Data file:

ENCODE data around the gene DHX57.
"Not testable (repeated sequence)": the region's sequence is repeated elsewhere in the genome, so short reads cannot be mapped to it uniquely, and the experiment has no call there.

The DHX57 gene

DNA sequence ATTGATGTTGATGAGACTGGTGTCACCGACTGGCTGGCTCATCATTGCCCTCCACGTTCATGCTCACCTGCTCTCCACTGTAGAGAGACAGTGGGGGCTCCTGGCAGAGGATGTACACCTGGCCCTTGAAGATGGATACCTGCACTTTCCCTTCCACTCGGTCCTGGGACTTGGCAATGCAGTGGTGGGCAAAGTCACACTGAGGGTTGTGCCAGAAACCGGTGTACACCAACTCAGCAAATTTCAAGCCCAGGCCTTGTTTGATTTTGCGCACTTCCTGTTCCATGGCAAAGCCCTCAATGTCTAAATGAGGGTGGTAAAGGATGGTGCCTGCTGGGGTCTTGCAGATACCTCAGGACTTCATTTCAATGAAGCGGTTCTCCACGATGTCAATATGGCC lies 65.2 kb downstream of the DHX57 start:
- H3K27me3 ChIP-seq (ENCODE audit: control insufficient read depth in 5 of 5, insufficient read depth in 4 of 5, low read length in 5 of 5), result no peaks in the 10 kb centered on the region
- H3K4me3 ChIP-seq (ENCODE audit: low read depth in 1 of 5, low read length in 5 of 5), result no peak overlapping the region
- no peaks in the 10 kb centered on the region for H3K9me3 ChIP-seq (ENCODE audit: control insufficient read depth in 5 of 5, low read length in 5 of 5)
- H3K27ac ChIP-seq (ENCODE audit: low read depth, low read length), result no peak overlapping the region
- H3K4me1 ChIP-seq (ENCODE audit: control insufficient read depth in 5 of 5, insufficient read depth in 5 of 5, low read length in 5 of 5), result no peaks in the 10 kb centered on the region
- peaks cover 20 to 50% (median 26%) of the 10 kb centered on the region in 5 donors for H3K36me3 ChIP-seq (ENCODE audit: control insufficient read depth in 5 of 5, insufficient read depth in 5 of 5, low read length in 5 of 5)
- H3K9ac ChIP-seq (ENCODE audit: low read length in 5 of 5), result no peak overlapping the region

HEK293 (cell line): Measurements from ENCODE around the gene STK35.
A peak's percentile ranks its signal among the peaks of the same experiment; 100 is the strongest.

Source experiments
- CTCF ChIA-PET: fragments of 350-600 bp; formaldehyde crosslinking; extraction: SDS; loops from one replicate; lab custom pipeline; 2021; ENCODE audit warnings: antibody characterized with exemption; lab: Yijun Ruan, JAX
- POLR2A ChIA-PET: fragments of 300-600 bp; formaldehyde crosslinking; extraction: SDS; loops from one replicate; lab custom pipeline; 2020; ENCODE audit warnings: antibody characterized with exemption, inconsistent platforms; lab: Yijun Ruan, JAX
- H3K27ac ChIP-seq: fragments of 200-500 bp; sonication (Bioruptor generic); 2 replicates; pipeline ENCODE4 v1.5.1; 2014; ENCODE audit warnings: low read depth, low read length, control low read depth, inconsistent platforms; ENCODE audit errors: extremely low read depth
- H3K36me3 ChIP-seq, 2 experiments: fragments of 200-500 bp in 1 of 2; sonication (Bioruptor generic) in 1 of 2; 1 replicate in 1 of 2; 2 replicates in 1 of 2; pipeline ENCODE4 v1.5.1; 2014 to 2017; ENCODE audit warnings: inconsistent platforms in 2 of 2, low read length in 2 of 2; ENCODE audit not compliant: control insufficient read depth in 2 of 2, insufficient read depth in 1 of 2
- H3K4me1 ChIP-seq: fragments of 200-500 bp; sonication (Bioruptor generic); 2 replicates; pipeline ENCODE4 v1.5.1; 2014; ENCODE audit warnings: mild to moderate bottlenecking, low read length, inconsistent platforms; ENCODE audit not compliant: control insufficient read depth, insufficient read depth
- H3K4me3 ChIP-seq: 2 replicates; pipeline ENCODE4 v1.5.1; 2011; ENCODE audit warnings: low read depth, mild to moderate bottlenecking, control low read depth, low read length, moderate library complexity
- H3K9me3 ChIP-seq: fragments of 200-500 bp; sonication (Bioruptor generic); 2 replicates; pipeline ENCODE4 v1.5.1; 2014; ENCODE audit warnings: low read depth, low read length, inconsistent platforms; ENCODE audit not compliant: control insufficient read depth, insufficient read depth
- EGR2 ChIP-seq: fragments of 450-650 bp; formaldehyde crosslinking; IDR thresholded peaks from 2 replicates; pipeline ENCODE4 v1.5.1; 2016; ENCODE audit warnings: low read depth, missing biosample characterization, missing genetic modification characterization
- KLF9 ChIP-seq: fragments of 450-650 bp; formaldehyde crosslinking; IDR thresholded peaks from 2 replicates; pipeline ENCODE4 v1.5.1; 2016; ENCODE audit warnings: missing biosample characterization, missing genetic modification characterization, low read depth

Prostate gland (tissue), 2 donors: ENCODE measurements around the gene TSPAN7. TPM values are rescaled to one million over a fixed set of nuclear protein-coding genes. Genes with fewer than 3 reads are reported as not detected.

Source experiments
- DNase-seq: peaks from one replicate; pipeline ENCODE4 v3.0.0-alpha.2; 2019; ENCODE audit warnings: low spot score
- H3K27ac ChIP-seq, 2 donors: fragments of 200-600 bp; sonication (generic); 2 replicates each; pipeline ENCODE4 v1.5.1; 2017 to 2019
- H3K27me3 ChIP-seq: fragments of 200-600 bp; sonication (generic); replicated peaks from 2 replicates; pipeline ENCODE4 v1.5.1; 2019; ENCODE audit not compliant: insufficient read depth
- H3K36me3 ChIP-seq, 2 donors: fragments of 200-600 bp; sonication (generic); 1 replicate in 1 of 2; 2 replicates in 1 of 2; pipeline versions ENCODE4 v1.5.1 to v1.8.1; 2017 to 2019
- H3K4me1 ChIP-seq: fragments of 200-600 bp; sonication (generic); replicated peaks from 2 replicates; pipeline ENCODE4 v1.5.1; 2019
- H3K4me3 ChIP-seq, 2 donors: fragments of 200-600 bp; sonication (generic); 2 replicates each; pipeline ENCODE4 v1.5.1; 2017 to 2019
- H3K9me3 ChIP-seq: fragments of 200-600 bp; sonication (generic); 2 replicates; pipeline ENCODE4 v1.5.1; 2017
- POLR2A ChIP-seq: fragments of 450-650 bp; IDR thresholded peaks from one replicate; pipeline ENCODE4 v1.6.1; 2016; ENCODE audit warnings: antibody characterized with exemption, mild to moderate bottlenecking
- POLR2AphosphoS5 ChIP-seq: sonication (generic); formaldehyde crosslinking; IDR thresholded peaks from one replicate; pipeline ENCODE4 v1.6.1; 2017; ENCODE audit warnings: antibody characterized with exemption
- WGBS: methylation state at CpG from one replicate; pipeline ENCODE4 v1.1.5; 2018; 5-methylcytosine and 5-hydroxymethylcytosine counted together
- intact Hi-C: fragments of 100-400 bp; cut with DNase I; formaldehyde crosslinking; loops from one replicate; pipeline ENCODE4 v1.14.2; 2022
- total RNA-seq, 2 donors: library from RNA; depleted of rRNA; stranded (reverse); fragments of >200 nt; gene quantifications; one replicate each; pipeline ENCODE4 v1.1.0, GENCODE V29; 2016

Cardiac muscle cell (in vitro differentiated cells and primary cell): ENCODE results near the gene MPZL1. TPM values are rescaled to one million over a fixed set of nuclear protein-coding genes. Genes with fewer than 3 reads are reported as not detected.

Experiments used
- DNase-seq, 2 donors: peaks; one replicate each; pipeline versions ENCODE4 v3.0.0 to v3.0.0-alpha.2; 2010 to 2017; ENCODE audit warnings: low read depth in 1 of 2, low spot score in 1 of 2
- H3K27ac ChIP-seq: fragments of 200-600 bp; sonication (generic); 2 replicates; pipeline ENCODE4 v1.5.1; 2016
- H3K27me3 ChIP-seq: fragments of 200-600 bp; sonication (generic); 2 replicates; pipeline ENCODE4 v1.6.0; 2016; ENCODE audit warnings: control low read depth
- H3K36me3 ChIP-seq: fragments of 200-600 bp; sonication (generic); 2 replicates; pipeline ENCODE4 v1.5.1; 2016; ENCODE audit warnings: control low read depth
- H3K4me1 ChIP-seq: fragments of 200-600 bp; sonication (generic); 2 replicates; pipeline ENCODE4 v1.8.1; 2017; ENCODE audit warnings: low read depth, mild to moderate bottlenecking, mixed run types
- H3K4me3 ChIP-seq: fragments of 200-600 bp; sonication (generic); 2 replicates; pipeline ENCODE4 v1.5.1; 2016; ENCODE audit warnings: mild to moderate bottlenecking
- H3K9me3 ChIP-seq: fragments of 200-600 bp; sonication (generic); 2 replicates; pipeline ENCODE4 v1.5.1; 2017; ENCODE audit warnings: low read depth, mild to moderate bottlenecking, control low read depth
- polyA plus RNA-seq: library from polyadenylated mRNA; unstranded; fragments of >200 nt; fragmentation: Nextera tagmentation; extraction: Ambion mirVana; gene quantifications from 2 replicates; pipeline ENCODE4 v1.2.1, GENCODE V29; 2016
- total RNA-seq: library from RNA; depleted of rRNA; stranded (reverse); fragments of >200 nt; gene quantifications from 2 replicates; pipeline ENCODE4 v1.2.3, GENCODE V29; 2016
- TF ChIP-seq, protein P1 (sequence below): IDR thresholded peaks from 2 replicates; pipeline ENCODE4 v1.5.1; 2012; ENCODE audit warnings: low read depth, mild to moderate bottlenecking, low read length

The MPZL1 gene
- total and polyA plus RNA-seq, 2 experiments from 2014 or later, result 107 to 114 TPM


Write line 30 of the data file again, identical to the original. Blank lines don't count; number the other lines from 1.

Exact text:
- H3K4me1 ChIP-seq: fragments of 200-600 bp; sonication (generic); replicated peaks from 2 replicates; pipeline ENCODE4 v1.5.1; 2019